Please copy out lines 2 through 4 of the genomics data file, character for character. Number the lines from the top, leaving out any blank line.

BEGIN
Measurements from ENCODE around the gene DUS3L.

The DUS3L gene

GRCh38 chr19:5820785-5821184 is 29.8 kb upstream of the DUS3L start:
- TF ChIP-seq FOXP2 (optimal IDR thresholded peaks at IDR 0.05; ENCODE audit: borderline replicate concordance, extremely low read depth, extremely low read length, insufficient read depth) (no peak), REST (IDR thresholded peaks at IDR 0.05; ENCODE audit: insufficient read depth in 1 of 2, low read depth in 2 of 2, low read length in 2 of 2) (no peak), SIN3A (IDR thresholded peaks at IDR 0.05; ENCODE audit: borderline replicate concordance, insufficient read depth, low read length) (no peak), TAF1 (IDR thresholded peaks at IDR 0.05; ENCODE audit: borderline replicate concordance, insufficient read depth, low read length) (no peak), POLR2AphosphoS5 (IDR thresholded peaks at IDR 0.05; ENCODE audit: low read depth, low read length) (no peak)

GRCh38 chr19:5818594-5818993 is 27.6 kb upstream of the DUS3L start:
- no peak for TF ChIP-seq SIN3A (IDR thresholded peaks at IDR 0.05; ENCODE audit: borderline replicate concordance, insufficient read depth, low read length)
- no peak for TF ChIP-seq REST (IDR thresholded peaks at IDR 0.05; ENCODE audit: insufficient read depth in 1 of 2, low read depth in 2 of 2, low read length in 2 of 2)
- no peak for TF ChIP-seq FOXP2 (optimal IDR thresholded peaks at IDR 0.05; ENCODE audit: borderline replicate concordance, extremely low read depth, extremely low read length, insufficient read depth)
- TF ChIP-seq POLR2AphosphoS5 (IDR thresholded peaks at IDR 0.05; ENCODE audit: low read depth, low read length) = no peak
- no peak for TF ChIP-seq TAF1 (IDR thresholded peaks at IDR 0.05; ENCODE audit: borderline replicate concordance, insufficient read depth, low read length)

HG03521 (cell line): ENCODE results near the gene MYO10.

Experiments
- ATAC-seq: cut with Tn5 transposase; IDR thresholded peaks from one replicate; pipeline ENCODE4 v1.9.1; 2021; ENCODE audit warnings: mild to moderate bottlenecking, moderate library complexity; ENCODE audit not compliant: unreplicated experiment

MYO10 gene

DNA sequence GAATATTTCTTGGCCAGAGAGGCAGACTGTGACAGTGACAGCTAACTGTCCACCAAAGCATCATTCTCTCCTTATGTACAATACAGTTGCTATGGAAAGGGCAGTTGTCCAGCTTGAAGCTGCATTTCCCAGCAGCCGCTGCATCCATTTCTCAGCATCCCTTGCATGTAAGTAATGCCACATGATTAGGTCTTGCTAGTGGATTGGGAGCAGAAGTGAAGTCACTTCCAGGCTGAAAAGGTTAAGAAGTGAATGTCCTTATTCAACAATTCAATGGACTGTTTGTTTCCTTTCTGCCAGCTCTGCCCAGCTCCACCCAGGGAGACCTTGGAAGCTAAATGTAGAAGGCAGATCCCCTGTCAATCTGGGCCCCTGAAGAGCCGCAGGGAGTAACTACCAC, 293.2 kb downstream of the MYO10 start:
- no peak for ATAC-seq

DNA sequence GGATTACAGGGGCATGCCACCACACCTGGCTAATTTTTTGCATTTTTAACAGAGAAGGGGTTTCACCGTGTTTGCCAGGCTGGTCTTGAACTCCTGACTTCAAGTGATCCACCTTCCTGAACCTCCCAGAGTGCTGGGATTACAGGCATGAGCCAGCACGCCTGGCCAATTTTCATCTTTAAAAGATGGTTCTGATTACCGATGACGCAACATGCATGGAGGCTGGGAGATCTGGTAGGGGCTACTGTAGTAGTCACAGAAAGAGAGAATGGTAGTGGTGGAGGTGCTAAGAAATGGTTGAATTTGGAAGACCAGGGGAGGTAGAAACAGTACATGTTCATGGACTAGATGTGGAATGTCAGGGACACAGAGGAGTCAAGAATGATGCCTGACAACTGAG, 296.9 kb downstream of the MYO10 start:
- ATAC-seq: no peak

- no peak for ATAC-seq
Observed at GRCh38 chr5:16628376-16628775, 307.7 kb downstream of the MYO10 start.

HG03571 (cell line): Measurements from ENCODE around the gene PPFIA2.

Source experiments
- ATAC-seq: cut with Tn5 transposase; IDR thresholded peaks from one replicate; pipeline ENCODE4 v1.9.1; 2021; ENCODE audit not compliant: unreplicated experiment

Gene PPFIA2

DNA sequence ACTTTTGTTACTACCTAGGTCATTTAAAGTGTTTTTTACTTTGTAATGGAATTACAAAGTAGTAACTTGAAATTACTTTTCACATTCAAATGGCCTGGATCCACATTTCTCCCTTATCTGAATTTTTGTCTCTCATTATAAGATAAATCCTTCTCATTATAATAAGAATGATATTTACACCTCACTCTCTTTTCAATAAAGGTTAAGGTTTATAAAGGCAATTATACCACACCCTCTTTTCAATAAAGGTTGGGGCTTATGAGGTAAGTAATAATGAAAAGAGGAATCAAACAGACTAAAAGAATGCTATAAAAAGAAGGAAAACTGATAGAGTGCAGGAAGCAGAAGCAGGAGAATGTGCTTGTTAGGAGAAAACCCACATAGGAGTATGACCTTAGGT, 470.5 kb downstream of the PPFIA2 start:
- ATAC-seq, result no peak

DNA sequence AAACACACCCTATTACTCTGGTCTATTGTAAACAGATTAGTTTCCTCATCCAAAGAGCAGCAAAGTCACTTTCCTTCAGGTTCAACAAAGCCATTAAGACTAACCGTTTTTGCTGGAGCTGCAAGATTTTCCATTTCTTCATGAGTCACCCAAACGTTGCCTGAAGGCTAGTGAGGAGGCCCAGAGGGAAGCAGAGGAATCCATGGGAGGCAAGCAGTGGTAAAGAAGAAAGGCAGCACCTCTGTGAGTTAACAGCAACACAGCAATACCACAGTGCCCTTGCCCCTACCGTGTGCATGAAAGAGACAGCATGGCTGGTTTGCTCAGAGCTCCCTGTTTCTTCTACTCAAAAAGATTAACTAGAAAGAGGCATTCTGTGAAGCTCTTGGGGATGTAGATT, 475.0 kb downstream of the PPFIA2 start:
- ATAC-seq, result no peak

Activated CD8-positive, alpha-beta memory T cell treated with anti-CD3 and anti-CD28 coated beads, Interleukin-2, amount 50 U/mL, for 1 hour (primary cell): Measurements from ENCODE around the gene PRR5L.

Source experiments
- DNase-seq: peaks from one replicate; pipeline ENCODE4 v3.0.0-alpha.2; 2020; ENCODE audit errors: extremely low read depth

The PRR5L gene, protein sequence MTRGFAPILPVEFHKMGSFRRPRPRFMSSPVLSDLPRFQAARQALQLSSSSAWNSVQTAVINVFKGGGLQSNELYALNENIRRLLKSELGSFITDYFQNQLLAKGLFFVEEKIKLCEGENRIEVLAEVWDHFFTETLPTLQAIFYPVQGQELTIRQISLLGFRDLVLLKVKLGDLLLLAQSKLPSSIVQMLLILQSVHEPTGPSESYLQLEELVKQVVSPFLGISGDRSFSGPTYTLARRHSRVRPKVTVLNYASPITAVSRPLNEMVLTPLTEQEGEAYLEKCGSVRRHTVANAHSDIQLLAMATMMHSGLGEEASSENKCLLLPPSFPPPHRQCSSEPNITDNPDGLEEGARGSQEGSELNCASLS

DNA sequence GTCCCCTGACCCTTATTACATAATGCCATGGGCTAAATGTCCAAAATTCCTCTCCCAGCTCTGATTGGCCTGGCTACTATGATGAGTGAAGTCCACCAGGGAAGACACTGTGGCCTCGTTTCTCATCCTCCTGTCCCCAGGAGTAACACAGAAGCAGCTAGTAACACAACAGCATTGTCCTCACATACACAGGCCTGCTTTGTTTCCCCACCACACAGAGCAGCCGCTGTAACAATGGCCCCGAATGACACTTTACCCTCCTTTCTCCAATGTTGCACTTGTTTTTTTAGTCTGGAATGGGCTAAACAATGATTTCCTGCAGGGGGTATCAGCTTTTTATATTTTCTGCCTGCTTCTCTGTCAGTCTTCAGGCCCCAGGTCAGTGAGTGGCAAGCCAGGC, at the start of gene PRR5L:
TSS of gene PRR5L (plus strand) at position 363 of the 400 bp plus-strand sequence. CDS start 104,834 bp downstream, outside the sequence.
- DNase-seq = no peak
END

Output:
The DUS3L gene

GRCh38 chr19:5820785-5821184 is 29.8 kb upstream of the DUS3L start:
- TF ChIP-seq FOXP2 (optimal IDR thresholded peaks at IDR 0.05; ENCODE audit: borderline replicate concordance, extremely low read depth, extremely low read length, insufficient read depth) (no peak), REST (IDR thresholded peaks at IDR 0.05; ENCODE audit: insufficient read depth in 1 of 2, low read depth in 2 of 2, low read length in 2 of 2) (no peak), SIN3A (IDR thresholded peaks at IDR 0.05; ENCODE audit: borderline replicate concordance, insufficient read depth, low read length) (no peak), TAF1 (IDR thresholded peaks at IDR 0.05; ENCODE audit: borderline replicate concordance, insufficient read depth, low read length) (no peak), POLR2AphosphoS5 (IDR thresholded peaks at IDR 0.05; ENCODE audit: low read depth, low read length) (no peak)